Reviewing the January 2010 fundraising numbers.
The combination of CPAC and a reduced feeling of urgency delayed this for a couple of days, but here are the numbers for January. Short version: RNC over DNC, effective ties (as in, less than 10K/20K differences ) for the Congressional and Senatorial committees, and the Democrats retain their cash-on-hand advantage. Raised CoH Debts RNC 10.53 9.48 0.00 DNC 9.19 10.20 4.68 NRSC 5.01 10.65 | Read More »
Reviewing the December Fundraising Numbers.
It’s that time again. Short version: RNC above DNC, DNC took a big cash on hand hit, NRSC over DSCC in the biggest shocker, NRCC/DCCC more or less the same, DCCC has a big CoH advantage, and blessed if I know how much any of this means, post-Citizens’ United and post-Brown. Raised CoH Debts RNC 6.84 8.42 0.00 DNC 4.54 8.67 4.69 NRSC 4.10 8.30 | Read More »
Old Narrative: DCCC cash advantage = No GOP gains.
New narrative: The DCCC’s cash advantage is, at the moment, an important circuit breaker for 2010. For all the factors that point to big GOP House gains, it is the cash disparity could mean the difference between a bad year for Democrats and a really bad year. At this rate, by June we’ll be hearing how the DCCC’s cash advantage will at least keep the | Read More »
Reviewing the November Fundraising Numbers.
It’s that time again. Short version: the RNC & NRSC beat out their Democratic counterparts – which is odd, considering that they’re the groups giving the Republican base the most aggravation; the NRCC pulled in less than the DCCC; the Democrats have a pretty good COH advantage (although the RNC spent a bunch of money in November); and the Democrats apparently aren’t planning to retire | Read More »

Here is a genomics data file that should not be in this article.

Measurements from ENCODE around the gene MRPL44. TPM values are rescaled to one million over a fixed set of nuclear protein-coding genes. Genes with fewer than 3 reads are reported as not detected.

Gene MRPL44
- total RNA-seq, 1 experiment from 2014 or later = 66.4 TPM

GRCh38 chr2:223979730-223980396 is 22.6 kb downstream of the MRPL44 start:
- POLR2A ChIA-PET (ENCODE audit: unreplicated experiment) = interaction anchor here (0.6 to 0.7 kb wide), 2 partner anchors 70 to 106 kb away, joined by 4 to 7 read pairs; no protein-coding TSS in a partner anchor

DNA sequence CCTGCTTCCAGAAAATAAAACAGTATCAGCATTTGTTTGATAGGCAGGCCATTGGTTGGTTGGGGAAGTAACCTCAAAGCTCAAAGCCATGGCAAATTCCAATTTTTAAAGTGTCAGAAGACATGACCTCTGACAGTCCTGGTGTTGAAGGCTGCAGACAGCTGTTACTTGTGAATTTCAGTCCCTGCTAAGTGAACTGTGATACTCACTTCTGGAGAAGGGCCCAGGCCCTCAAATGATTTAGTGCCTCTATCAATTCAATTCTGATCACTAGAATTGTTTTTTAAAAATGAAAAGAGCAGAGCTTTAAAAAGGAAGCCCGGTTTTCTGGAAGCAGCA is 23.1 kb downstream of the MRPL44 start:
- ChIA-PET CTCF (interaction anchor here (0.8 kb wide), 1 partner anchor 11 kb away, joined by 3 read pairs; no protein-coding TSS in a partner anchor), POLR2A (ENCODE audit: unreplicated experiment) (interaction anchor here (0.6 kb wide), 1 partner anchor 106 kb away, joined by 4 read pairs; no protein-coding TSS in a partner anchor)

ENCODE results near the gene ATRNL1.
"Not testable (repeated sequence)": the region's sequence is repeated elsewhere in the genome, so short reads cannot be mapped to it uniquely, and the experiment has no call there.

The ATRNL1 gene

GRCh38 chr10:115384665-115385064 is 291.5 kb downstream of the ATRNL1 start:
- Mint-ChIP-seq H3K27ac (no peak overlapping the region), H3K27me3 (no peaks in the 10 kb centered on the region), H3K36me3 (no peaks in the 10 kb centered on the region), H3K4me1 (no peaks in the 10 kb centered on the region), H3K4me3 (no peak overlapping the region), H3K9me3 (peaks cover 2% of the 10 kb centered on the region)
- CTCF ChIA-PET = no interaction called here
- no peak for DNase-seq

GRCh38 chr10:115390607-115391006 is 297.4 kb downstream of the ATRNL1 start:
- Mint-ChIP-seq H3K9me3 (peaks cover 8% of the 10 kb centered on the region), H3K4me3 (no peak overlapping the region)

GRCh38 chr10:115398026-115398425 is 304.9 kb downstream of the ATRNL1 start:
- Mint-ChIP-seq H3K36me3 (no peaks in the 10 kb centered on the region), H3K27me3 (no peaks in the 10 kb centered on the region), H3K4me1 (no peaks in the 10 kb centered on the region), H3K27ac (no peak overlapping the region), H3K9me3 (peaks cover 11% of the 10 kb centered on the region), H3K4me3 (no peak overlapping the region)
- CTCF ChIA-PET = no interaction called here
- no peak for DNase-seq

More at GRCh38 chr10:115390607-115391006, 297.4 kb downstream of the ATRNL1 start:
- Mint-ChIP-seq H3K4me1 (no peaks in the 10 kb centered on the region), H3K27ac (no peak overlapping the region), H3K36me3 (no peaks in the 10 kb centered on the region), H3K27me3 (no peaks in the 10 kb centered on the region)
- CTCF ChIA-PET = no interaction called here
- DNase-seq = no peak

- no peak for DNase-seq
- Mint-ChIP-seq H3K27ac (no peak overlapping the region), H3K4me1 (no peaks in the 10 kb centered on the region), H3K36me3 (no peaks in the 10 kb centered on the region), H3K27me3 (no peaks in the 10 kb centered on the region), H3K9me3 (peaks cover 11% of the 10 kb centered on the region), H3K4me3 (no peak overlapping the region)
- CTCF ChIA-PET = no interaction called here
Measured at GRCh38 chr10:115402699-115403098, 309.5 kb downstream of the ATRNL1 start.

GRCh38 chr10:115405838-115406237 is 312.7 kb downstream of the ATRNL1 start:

DCCC: Expect more Democratic retirements in the next two weeks.
The Washington Post, on fallout from the recent retirements of Democratic members of Congress: What most concerns Democrats is that the latest round of retirements will prompt other longtime lawmakers in competitive districts to rethink their reelection plans, [former DCCC Chair Martin] Frost said. Rep. Chris Van Hollen (Md.), chairman of the Democratic Congressional Campaign Committee, acknowledged that “some more” Democratic retirements will be announced | Read More »
Reviewing the October fundraising numbers.
As promised. Short version: DNC beat RNC, NRSC edged DSCC, DCCC edged NRCC, and cash on hand would worry me more if the GOP hadn’t just removed the NJ & VA governorships from the Democrats and essentially handed NY-23 as part of a unfortunate but necessary life lesson to the GOP leadership. RNC 9.06 11.29 0.00 DNC 11.58 12.96 4.40 NRSC 4.00 5.80 0.00 DSCC | Read More »
Reviewing the September fundraising numbers.
It’s that time again. Short version: RNC beat DNC, but DSCC & DCCC significantly outraised their counterparts – sufficiently so that the Democrats raised more overall for the month. When debt is factored in, the Democrats also went from being significantly behind on cash-on-hand to being slightly ahead. That being said: the RNC and NRCC are both reporting significant increases in small-person donors. Raised CoH | Read More »
Reviewing the August Fundraising numbers.